KING: You need people in the world -- it is OK to go out. You need the Bob Barkers, don't you?

SWIFT: Absolutely. Any battle needs different positions filled. And without the support of people like Bob Barker or just the average populous, we could never do what we are doing.

KING: Bob, I guess, all your life, it has really bothered you that people would harm an animal of any kind, right?

BARKER: It has. I have loved animals my entire life.

KING: Do you remember when it started, that you got so upset to become active? Were you a kid?

BARKER: Well I was -- as a kid, I picked up strays. I brought home strays. I lived in a little town in South Dakota. And my mother and I lived in a hotel. It was the only two-story building in town. And -- out of the Rosebud Indian Reservation. There was a stairway up to the roof. When she wanted to find me, when I was a little boy, she would go up on the roof and look for the dogs, because I had a pack of dogs with me always. And I -- I have always.

KING: All of your lifetime?

BARKER: All my life. But I was the honorary chairman of Be Kind to Animals Week here in Los Angeles one year, years ago, maybe 35, 40 years ago. And as such, I did radio interviews and television interviews, and talked with people. And I was invited by various organizations to participate in their activities. And I did. And as I did, I began to be aware of the horrendous exploitation and mistreatment of animals in our country, in the world, as a matter of fact. As I did, I just felt compelled to try to do what I could to rectify the situation.

KING: What -- what, Captain Swift, is an engagement like?

SWIFT: Thrilling.

KING: Do you yell at each other? Can you verbally communicate with these people who do these things?

SWIFT: I have specifically told my crew not to yell, engage, or make rude hand gestures or anything else. We are there to shut them down financially. And the best thing we can do to accomplish that goal is just blockade.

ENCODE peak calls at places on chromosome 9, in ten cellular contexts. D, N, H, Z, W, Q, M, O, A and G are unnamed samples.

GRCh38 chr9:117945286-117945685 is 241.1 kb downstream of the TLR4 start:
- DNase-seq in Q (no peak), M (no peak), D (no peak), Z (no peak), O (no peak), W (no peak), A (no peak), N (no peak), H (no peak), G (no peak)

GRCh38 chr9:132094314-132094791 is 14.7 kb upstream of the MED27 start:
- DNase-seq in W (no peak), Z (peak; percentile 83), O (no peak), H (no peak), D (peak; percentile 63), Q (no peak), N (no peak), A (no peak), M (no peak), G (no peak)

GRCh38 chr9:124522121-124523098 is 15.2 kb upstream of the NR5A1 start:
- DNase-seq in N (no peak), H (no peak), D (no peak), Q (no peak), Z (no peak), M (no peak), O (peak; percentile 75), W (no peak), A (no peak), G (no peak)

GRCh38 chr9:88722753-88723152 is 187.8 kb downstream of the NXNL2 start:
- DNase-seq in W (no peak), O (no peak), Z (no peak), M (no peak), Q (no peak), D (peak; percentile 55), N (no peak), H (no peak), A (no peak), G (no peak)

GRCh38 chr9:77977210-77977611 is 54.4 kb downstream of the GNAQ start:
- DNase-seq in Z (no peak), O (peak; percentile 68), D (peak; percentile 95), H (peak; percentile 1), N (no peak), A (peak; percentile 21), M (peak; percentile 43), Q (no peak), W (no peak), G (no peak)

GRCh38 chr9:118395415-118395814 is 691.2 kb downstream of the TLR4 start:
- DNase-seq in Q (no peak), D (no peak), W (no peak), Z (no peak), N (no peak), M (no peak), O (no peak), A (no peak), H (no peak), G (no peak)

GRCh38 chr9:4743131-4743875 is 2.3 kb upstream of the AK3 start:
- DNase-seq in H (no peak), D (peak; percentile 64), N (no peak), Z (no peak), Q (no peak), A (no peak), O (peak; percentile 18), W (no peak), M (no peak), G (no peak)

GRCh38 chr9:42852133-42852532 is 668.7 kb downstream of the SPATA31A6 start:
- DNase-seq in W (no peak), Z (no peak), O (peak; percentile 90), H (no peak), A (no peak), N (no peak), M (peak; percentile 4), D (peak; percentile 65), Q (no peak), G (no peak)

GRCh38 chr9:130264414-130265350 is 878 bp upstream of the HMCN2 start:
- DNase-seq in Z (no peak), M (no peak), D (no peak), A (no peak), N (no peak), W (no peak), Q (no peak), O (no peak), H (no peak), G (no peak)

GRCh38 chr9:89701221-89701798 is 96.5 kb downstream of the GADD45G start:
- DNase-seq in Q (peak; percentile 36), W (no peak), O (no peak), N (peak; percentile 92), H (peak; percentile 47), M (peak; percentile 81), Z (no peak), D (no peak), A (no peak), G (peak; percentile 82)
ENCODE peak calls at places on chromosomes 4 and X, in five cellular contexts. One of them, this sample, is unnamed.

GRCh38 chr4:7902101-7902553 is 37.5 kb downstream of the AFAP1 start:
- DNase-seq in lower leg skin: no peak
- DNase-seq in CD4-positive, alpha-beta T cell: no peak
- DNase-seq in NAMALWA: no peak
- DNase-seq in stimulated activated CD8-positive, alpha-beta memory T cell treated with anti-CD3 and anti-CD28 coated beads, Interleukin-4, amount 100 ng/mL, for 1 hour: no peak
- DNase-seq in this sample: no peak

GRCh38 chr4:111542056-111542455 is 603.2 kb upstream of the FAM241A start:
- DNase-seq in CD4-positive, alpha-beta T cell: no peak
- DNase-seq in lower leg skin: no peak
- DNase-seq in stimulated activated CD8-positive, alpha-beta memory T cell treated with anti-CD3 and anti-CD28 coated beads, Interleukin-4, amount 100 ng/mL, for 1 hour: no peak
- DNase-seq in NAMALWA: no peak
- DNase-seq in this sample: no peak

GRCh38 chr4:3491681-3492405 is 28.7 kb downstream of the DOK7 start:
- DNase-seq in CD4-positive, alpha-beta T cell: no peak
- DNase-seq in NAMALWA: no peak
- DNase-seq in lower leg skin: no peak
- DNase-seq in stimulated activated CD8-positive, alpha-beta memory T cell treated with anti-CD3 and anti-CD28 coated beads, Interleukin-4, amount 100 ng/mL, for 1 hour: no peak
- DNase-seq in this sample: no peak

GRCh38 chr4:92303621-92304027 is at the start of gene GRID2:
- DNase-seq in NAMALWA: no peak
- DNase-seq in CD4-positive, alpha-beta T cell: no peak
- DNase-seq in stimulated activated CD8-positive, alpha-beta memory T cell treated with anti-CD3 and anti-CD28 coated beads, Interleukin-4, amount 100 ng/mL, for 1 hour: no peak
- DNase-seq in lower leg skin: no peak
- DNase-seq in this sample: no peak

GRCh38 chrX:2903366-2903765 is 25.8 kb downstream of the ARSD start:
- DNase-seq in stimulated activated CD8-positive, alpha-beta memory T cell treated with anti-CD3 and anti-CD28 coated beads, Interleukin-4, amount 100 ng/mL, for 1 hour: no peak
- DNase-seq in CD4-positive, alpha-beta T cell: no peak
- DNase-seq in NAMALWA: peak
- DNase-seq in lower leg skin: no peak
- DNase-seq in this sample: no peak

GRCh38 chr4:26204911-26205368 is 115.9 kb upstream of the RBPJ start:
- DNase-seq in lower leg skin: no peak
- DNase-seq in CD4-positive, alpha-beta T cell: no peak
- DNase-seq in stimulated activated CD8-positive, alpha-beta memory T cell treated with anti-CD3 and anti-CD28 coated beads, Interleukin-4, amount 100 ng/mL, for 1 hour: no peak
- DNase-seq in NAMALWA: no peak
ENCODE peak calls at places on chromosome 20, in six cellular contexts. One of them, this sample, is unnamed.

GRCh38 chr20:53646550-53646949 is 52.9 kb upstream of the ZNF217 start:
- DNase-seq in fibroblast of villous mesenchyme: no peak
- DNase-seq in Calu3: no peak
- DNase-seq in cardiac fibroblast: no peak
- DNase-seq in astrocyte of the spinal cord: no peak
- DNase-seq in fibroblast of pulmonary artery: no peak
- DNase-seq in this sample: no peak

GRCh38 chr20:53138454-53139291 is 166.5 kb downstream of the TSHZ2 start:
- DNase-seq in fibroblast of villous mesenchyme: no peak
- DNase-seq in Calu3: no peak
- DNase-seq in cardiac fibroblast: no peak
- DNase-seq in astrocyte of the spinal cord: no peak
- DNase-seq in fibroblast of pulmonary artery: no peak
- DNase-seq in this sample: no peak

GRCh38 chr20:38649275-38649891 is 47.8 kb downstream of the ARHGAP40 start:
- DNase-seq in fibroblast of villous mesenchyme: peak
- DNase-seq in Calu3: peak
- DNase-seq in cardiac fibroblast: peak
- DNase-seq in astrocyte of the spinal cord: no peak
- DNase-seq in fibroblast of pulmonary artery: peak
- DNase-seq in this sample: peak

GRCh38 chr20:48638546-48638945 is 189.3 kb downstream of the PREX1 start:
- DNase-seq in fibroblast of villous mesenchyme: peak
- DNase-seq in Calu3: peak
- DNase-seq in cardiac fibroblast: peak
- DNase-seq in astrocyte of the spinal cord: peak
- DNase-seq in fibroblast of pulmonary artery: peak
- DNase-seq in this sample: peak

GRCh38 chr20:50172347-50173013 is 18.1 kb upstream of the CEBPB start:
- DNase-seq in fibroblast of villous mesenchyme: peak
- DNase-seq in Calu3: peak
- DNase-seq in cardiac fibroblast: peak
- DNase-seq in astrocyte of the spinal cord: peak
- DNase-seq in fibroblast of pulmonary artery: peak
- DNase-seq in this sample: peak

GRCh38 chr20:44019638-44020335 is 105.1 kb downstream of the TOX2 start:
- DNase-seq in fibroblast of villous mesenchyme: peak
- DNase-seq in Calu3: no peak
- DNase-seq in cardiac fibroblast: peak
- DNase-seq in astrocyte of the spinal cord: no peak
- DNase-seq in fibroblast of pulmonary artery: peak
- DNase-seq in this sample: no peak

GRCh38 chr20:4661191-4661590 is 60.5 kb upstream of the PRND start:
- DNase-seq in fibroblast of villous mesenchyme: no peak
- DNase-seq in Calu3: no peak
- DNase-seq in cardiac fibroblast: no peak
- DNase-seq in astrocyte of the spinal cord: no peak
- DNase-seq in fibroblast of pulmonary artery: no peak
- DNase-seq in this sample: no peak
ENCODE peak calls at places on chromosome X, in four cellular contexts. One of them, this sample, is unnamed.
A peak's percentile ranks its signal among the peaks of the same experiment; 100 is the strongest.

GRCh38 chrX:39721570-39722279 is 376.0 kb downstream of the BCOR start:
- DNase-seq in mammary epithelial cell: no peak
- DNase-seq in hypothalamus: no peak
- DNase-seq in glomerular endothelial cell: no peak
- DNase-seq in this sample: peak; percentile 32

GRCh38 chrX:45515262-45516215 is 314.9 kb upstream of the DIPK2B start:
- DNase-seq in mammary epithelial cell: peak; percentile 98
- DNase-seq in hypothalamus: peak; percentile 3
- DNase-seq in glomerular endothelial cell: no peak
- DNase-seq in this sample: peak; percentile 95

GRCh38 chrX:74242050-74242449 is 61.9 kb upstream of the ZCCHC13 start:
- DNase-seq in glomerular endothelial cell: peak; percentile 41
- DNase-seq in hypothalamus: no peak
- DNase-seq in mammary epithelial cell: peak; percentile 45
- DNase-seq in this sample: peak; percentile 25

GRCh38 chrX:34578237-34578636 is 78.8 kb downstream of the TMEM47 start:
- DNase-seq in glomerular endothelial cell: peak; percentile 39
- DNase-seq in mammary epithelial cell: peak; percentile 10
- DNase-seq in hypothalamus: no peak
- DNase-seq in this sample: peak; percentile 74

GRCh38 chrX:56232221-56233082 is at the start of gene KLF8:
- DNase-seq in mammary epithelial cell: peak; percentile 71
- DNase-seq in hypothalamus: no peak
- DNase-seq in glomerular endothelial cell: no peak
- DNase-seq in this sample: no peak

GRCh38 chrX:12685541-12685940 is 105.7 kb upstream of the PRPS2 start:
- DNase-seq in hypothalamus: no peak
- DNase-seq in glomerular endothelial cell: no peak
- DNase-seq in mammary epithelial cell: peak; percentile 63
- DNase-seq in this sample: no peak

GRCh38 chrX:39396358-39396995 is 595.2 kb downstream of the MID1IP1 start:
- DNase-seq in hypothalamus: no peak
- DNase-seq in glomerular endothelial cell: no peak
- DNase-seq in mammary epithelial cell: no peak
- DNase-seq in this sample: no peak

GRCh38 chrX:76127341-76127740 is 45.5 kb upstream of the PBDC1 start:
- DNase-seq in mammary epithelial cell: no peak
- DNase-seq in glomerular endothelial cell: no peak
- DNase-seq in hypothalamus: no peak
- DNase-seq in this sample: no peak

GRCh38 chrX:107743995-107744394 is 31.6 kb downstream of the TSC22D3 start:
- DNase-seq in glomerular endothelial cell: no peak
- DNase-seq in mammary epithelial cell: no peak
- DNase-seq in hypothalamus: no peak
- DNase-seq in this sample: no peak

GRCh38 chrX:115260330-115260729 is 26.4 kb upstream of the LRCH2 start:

KING: When you blockade, what do they do?

SWIFT: In this case, they ran over one of our ships, which was attempted murder on our six crew members. They rammed into the vessel Bob Barker, the ship that I was captaining, ripped a six-foot gash in the side that was about four inches deep. And they proved quite aggressive.

These are people that, for years, have proven that they have no disregard for the life of animals.

KING: No regard, you mean.

SWIFT: To regard for the life of whales or the laws protecting the whales. This year, they proved that they have the same disregard for human life.

KING: Does it shock you, Fiona, to see this? It would shock me.

MCCUAIG: Absolutely. I think when I grew up, I did think it was a perfect world. Just realizing that humans, there's six billion of us, about to become 12 billion. and there is a lot of bad things going on. There's a lot of mistreatment in animals. Unfortunately, we are heading towards a pretty scary situation, with the population exploding. And we need to conserve every wild animal we have. And that's why it is so important that the Sea Shepherd is out there actually enforcing international conversation law. The U.N. should be doing it. Navy should be doing. Federal governments should be doing it. But they're not doing it. And so we are doing it. We're doing an extremely effective job for such a small organization.

KING: What does Bob think about Sea Shepherd's tactics, especially with his name on the side of their ship? Find out after the break.

(COMMERCIAL BREAK)